Prepare To Be Beaten, Dead Horse!

So I’ve been somewhat reticent lately, and there have been a couple of good reasons for this–most important, though, is the simple reason that I haven’t really had anything very interesting to say recently.  This is mostly because the dissertation is using up most of my creative energy, and given that I’ve blogged on many of the topics covered in the dissertation, I don’t want to keep covering the same thing over and over (especially because, among other things, blogging is a way to avoid said dissertation).

Anyway–looking back over the heap of past blog posts here at “Unpolished Jade”, I realized there was a project I was involved in some time ago which I’d completely forgotten about, and which I think it’s about time to resurrect.  I had been giving translations and interpretations of passages from the Analects.  Now, in renewing this project, I think I will take a slightly different approach.  Namely, instead of simply going through the Analects passage by passage (this can get kinda tedious, especially when dealing with passages like the Book 10 “if the mats weren’t properly positioned, he wouldn’t sit” type of thing), I will focus on what I take to be interesting or important passages from the Analects (I know, I know–they’re all interesting and important…).  Also, I will try to integrate (in a way I didn’t before) some of the traditional commentaries in my discussions on the passages.  Of course, I will do this in a different way than Slingerland does it in his translation of the Analects–I will mention them in order to critically engage with them, rather than as ways to explain the text.  I was converted about a year or so ago to the view that the traditional commentaries are indispensable for understanding the Analects, even if mainly because many of the main interpretive options are descended from views outlined in the commentaries.  So I’ll probably be wrestling with the Analects and some commentary, especially He Yan’s  語集解 (Lunyu jijie) and Zhu Xi’s 集住 (Lunyu jizhu), along with other Zhu works, because I think Zhu Xi’s impact on early Confucian interpretation was massive, and, maybe, underestimated by some philosophers, or at least not dealt with as often as I’d like.  I haven’t completely lost my marbles and bought into the Neo-Confucian readings of the Analects, however, so expect resistance on this front.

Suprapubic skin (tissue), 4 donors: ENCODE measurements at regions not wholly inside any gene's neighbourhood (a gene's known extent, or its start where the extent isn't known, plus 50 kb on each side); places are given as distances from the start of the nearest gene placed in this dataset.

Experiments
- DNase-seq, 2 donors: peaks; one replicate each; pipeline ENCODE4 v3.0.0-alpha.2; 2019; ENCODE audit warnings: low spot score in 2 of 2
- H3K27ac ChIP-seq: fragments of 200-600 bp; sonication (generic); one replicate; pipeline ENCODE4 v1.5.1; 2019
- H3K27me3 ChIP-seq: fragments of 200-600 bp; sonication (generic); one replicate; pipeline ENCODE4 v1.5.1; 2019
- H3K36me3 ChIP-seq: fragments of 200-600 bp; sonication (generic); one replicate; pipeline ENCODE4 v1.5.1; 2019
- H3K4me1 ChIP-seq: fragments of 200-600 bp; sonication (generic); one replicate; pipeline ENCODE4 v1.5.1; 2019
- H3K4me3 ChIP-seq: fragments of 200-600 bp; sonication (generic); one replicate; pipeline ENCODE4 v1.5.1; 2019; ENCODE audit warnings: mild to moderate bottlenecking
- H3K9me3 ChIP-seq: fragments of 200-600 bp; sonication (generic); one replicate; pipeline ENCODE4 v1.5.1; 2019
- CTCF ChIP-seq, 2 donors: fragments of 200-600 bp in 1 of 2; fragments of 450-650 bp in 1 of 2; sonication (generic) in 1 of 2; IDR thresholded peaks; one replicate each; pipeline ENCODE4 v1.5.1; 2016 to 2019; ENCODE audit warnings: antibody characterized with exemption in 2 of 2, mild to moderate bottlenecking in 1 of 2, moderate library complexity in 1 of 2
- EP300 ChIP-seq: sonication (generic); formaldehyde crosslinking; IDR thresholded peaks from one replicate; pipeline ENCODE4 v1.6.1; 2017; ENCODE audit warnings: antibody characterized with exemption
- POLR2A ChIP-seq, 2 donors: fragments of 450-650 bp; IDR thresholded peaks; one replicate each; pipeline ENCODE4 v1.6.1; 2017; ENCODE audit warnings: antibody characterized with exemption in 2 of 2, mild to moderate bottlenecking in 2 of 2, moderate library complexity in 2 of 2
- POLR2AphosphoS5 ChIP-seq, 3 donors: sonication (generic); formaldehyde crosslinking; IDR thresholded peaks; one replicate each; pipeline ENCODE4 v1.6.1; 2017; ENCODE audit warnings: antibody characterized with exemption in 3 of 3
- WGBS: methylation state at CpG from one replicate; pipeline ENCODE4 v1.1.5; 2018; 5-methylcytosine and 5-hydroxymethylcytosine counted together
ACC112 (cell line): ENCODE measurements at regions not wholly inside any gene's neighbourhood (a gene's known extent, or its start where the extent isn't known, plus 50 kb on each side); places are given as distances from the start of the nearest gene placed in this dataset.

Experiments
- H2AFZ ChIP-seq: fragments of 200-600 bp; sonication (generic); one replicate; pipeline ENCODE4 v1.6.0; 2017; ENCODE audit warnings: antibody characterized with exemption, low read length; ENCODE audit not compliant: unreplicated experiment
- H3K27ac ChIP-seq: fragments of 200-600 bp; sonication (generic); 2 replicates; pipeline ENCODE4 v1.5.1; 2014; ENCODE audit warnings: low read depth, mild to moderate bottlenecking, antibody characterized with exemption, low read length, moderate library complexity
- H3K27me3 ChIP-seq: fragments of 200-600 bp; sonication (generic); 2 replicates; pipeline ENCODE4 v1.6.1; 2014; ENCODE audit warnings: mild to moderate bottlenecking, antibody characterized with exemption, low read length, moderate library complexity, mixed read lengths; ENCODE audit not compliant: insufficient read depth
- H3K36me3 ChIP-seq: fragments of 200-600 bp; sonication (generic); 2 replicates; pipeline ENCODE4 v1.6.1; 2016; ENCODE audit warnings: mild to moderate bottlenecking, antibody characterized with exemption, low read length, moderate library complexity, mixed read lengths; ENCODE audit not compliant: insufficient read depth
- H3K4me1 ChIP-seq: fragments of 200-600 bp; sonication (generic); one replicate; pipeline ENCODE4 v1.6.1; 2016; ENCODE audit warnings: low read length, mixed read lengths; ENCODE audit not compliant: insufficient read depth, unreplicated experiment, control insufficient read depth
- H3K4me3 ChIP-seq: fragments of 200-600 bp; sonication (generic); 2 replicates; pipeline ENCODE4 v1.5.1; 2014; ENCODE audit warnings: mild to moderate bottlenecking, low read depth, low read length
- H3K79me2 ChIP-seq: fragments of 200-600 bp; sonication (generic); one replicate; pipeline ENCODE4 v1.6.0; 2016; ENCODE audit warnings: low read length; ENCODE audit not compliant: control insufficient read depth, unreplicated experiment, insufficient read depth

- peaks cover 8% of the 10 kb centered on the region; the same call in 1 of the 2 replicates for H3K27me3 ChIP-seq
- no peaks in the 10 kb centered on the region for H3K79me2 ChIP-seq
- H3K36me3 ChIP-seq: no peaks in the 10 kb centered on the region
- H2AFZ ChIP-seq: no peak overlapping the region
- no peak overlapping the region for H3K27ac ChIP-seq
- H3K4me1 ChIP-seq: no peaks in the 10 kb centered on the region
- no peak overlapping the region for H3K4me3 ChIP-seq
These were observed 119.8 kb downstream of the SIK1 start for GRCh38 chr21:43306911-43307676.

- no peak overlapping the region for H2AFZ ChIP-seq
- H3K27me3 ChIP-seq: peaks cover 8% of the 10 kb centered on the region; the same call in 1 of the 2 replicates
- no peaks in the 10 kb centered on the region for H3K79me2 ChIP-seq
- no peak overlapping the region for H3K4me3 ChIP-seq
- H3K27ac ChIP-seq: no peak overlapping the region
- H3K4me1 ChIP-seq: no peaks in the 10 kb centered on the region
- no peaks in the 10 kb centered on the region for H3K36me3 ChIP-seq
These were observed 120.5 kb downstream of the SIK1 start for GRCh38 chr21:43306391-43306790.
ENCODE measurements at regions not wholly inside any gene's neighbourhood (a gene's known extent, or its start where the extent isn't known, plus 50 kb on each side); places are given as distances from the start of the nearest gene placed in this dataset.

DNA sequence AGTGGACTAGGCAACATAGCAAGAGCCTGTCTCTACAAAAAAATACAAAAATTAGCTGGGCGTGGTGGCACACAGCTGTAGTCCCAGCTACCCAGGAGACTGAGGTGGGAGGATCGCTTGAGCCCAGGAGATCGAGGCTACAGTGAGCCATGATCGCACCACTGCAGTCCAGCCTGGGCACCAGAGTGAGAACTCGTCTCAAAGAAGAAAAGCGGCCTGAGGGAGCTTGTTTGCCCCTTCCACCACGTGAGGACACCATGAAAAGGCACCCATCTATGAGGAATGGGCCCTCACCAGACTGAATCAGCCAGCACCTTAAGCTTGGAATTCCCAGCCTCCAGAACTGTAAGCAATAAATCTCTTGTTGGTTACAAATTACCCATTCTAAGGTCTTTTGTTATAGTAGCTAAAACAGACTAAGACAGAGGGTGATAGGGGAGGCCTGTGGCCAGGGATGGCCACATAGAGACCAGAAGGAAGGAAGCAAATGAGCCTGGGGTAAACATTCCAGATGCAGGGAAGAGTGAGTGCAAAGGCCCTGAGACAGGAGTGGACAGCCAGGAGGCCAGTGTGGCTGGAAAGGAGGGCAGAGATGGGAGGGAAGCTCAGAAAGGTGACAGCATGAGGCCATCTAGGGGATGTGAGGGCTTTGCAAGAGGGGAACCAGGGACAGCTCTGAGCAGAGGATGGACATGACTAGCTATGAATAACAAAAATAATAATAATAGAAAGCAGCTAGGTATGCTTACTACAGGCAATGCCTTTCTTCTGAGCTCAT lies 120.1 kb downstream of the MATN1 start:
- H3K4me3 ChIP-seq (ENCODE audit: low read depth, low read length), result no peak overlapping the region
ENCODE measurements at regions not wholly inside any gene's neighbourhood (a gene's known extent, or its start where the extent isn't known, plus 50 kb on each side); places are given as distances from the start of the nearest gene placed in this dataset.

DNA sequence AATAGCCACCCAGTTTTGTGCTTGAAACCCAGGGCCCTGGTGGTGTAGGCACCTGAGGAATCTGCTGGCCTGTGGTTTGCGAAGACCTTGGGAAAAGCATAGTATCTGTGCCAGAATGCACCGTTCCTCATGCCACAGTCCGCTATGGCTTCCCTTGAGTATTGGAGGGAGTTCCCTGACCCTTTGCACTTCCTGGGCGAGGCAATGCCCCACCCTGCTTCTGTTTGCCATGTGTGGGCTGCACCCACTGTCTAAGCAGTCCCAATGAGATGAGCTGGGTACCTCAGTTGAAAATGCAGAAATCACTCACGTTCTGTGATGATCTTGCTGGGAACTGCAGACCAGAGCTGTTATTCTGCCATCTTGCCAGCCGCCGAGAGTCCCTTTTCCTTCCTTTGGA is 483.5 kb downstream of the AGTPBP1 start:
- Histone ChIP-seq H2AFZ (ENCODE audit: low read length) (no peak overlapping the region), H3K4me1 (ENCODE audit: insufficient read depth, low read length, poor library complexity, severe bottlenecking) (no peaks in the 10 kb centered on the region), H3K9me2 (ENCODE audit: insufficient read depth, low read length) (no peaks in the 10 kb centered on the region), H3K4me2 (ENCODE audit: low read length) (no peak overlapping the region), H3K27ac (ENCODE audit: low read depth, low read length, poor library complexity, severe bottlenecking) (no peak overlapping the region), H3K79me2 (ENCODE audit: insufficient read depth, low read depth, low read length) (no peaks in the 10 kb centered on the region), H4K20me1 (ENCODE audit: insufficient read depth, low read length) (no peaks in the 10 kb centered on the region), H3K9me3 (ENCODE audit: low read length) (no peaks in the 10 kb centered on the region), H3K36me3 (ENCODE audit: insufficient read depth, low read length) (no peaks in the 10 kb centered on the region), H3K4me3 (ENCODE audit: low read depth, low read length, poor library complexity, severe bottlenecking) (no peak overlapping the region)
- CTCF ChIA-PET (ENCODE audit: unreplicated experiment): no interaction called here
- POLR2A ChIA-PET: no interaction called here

One final matter–if there are any Analects passages any readers of “Unpolished Jade” are interested in, send them along, and I’ll give my best shot at some interpretation.  This blog is nothing if not a springboard for further thoughts.  I have my pet passages (which I’ll be sure to get in), and I’m sure everyone who reads this blog has their own as well.  So let’s get Confucianizing!  I think I’ll deal with 2.3 first–expect something on this in the next day or so.  A nice passage to begin with, I think, given my interest in Confucius and behavioral situationism.

2 responses to “Prepare To Be Beaten, Dead Horse!

  1. They ARE all interesting! (So I’m hoppy about your announcement.) The mat passage is interesting because if ‘zheng’ there means simply “straight” (i.e. presumably in relation to the walls and furniture) it suggests a conception of proper orientation (or reason or form or yi or something) that is more physis, less nomos, than if ‘zheng’ means “properly positioned according to li.”

  2. Not only are they all interesting, but the mat analect is the MOST interesting. It’s my favorite.

    Maybe you can start by explaining to me (because I’m dense, mostly) why 2.3 is a paradigm case of sitationism. Is it merely because of the call for ritual in order to be good, such that something external (perhaps) sets the stage for a person’s behavior?

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